Sensuous, lyrical, and suffused in the natural world, especially a sense of the ebb and flow of the ocean, Yvonne Adhiambo Owuor’s The Dragonfly Sea shimmers with passion, humanity, and quickening waves of history. And all this unfolds and undulates through tracing the journey of a young girl, Ayaana, forming a novel to take your time over, to luxuriate in and return to. It’s a rich banquet of beautiful words. Beginning on an Indian Ocean island in the Lamu Archipelago, off the coast of Kenya, fearless Ayaana and her mother live a kind of lonely, haunted existence. She has no father, nor a father figure, until a sailor comes into their lives. Without her mother’s approval, Muhidin becomes Ayaana’s friend and teacher. Her life reels and realigns in cycles, seeing her voyage to China with the promise of education and a different future. As her journey surges and ebbs, ebbs and surges, the author lays bare conflicts of the both personal and political kind (colonialism, radicalisation) with individuals and nations caught in the nets of global forces. Through loss and longing, there’s a sense of becoming whole again, finding refuge, and finding oneself.
It’s a deadly race against time… Tech billionaire Miles has more money than he can ever spend, and everything he could dream of – except time. Now facing a terminal illness, Miles knows he must seize every minute to put his life in order. And that means taking a long hard look at his past. Somewhere out there, Miles has children. And they might be about to inherit both the good and bad from him – possibly his fortune, or possibly something more sinister. So Miles decides to track down his missing children. But a vicious killer is one step ahead of him. One by one, people are vanishing. Not just disappearing, every trace of them is wiped.
#1 New York Times bestselling author Nicholas Sparks returns with a moving new novel about an injured army doctor and the two women whose secrets will change the course of his life. Trevor Benson never intended to move back to New Bern, North Carolina. But when a mortar blast outside the hospital where he worked as an orthopedic surgeon sent him home from Afghanistan with devastating injuries, he comes to regroup in the dilapidated cabin inherited from his grandfather. Trevor isn't prepared to fall in love, yet from their very first encounter, Trevor feels a deep connection with deputy sheriff Natalie Masterson. Though she seems to reciprocate his feelings, Natalie remains frustratingly distant. Further complicating his stay is the presence of a sullen teenage girl, Callie. Claiming to be 17, she works at the local store and keeps to herself. Discovering that she was once befriended by his grandfather, Trevor hopes Callie can shed light on the mysterious circumstances of his grandfather's death, but she offers few clues - until a crisis triggers a race that will uncover the true nature of Callie's past. In his quest to unravel Natalie and Callie's secrets, Trevor will learn the true meaning of love and forgiveness . . . and that often, to move forward we must return to the place where it all began.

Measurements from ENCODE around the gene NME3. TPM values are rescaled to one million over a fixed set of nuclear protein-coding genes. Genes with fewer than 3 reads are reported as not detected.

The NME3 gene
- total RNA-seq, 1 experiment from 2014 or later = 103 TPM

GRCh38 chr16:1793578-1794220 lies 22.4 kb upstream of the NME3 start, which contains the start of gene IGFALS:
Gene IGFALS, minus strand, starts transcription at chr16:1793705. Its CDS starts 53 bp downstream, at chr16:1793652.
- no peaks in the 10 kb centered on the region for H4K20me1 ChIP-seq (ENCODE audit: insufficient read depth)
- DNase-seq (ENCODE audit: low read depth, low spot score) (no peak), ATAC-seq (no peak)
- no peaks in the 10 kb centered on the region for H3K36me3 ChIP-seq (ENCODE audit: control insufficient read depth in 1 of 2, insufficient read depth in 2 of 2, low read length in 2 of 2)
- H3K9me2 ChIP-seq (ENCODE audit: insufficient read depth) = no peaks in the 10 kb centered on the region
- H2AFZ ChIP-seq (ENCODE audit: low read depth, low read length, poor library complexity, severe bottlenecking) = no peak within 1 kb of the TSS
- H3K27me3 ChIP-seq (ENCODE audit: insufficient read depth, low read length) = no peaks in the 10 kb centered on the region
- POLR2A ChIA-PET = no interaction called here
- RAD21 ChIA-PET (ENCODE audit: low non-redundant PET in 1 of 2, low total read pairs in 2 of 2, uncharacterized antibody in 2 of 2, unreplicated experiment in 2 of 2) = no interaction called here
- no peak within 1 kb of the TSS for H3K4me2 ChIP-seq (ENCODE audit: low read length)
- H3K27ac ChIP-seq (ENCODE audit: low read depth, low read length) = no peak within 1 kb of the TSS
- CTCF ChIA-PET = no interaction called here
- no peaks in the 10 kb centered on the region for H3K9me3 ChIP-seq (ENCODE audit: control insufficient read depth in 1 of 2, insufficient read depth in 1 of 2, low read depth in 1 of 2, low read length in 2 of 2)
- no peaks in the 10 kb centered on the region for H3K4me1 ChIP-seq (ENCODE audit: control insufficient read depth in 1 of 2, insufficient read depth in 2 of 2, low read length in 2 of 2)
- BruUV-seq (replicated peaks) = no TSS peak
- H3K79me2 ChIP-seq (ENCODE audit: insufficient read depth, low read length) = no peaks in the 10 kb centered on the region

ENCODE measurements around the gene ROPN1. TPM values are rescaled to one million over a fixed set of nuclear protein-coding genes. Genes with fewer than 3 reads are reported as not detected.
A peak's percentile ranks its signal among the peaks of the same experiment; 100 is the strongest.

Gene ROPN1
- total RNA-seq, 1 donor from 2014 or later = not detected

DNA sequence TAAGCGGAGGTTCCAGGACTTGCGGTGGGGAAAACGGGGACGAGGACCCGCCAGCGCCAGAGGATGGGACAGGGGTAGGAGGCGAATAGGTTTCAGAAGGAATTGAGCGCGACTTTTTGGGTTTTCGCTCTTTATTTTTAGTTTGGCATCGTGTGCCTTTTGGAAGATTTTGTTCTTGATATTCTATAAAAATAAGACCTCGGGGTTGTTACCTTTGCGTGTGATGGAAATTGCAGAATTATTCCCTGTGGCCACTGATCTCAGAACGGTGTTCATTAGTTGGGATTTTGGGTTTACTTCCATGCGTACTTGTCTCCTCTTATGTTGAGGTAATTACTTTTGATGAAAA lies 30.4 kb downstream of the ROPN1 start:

The latest instalment from the beloved THE NO. 1 LADIES' DETECTIVE AGENCY series Catch up on the latest from Mma Ramotswe, Mma Makutsi and other favourites in this new instalment of Alexander McCall Smith's The No. 1 Ladies' Detective Agency series. As the temperature rises in Gaborone, Precious Ramotswe, founder of the No. 1 Ladies' Detective Agency, wonders whether the heat could be the reason that business is particularly slow. Luckily, a slower pace in life is her natural preference, unlike her colleague Mma Makutsi, who is alert to every passing observation and inclined to making snap decisions. With fewer cases to handle, Precious has time to contemplate her new neighbours, a couple who, by the sounds of it, have a rather volatile relationship . . . But then a distant cousin of Mma Ramotswe's comes to the agency with a plea for help, and the ladies decide to pursue the issue together. Armed with Mma Ramotswe's circumspection and Mma Makutsi's sharp eye, they proceed with confidence and open hearts. What, after all, could be more straightforward than a family matter? Meanwhile, their colleague Charlie is behaving oddly, borrowing Mma Ramotswe's van and returning it in an unusual condition. Digging a little deeper, the explanation is both strange and extraordinary, and takes Charlie, along with Mma Ramotswe's husband, Mr J. L. B. Matekoni, on a hair-raising night-time expedition. In the end, Precious is reminded of the need to view a picture from every angle, to accept the imperfections in people and situations, and then find a solution - preferably over a delicious slice of her friend Mma Potokwani's fruit cake.